We’re back. And here’s to 2015!
If you’re heading home after some time off, here’s a nifty tip: Do your travel checklist in reverse.
Lots of people bring their pets on vacations. There’s a lot to remember, but here are three of our favorite tips from over the years:
I like to take out and measure each meal of food for the dog and put each meal in a small, resealable plastic bag. I know if I just grab one of those bags it’s the right amount of food and I don’t have to bring a measuring cup.
– Dr. Stephen Zawistowski, ASPCA Executive Vice President of National Programs and Science Advisor and owner of a dog, two cats and some fish.
A change in the water might cause diarrhea and intestinal distress for the pet. If you’re going to a different area, use bottled water. Also, your vet may be able to prescribe an anti-diarrheal medication or suggest a brand of canned food for your pet to prevent loose stools.
– Lisa Peterson, AKC Director of Club Communications and owner, breeder and handler of Norwegian Elkhounds
And this one is just plain smart:
Have a little tag made that has your cell phone number on it (many pet stores have machines that do this) – stick that on your dog’s collar when you’re traveling. If your dog gets away, they’ll call you at home but you won’t be there!
- Dr. Stephen Zawistowski, ASPCA Executive Vice President of National Programs and Science Advsor and owner of a dog, two cats and some fish
More tips here.
Go through this list and make sure you’ve got the names, numbers, dates, emails, and documents you need for vacation.
- Hotel: Reconfirmed – Online confirmation printed or saved in phone – In person reservation? Get the name of the person you spoke with and the date – Confirmation number(s) – Email Confirmations Printed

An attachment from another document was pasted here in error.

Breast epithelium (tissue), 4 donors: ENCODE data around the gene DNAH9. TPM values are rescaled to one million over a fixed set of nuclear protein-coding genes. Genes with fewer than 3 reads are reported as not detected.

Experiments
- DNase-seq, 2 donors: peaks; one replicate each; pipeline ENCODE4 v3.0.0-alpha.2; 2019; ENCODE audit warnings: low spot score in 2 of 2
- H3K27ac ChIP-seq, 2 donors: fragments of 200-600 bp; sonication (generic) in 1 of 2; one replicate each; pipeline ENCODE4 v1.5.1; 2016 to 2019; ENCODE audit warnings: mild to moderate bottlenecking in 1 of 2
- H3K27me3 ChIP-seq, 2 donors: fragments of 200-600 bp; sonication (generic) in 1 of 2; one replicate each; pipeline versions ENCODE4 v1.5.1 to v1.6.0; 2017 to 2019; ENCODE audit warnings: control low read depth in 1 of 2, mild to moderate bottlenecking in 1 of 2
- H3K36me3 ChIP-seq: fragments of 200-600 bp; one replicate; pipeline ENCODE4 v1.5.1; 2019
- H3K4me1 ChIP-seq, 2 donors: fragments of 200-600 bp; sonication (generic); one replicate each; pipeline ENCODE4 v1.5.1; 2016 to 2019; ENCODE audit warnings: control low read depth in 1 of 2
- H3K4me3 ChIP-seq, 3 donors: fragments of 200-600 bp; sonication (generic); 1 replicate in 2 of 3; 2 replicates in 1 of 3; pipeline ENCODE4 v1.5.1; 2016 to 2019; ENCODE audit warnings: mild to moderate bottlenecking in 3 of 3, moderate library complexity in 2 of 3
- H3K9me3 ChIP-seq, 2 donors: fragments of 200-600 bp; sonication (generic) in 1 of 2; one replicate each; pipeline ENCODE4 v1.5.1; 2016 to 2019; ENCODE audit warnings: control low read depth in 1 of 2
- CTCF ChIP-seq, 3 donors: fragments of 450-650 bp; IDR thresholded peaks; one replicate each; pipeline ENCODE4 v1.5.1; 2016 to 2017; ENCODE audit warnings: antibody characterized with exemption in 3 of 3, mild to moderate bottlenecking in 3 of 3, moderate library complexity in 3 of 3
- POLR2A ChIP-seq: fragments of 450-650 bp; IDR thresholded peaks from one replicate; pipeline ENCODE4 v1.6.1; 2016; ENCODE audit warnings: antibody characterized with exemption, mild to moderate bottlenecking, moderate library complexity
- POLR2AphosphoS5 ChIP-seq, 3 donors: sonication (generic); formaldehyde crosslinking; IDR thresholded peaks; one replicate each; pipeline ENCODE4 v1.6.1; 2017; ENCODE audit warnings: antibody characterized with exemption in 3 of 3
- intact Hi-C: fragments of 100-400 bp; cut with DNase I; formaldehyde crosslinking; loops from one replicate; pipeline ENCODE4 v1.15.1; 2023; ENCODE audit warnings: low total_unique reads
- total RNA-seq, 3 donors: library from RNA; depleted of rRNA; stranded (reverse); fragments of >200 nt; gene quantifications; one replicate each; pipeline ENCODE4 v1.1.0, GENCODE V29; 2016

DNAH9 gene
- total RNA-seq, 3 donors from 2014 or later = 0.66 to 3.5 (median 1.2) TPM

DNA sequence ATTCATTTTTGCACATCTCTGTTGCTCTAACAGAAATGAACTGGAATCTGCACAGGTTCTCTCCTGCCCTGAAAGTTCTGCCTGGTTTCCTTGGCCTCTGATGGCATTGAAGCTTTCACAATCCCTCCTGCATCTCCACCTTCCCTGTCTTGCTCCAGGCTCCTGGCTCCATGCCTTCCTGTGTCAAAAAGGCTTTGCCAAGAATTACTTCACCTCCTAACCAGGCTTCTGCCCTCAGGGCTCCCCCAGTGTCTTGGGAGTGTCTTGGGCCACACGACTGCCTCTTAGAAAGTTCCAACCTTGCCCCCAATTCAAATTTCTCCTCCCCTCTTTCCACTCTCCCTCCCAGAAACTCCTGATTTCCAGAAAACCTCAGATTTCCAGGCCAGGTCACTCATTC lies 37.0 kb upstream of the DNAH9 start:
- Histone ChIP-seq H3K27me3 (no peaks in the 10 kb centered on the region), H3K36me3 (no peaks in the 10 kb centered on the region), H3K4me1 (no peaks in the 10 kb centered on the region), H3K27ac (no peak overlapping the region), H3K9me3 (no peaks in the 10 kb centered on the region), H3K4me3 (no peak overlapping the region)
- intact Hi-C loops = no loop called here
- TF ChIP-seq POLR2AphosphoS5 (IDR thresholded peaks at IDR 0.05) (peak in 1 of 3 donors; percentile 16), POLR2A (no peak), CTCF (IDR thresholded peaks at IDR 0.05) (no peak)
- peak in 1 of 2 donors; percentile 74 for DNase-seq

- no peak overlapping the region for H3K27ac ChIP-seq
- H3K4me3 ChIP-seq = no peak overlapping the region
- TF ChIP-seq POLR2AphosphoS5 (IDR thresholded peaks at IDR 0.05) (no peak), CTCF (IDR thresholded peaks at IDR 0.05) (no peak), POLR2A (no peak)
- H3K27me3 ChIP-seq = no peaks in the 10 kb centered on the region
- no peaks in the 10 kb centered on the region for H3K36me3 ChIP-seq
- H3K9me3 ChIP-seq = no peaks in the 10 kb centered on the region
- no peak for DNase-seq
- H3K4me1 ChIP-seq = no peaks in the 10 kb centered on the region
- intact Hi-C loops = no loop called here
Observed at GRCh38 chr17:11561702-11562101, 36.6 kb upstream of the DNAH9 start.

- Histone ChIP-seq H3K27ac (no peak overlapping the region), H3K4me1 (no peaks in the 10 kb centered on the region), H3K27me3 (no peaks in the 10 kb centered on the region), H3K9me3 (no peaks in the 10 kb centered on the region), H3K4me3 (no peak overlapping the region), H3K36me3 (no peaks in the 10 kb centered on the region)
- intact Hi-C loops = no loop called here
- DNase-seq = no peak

- Airplane: Reconfirmed tickets/departure time – Confirmation number(s) – E-Ticket Printed or in Phone
- Car Rental: Reconfirmed – Confirmation number(s) – Email Confirmations Printed or in Phone
- Train: Reconfirmed tickets/departure time – Confirmation number(s) – E-Ticket Printed or in Phone
- Driving to your vacation destination? Call ahead and reconfirm: Your Arrival – Date/Time of Conversation – Person Spoke With – Confirming (and printing) route you’re planning to take
- Re-evaluate itinerary. Make any necessary changes. Leave a final copy with a friend, family member or trusted neighbor.
WHN TIP – At the Office: Leave your itinerary with a co-worker. Why? Often the first sign that something may be wrong is when someone doesn’t show up at work when they are due back.
Yesterday we posted some info from the US Fire Administration and Safe Kids USA on fire safety around the holidays. Today we’re looking at what they have to say about trimming the Christmas tree:
If you decorate a tree, Safe Kids USA and the USFA recommend these precautions:
- Never leave a lighted Christmas tree or other decorative lighting display unattended.
- Inspect lights for exposed or frayed wires, loose connections, and broken sockets.
- Do not overload extension cords or outlets and do not run an electrical cord under a rug.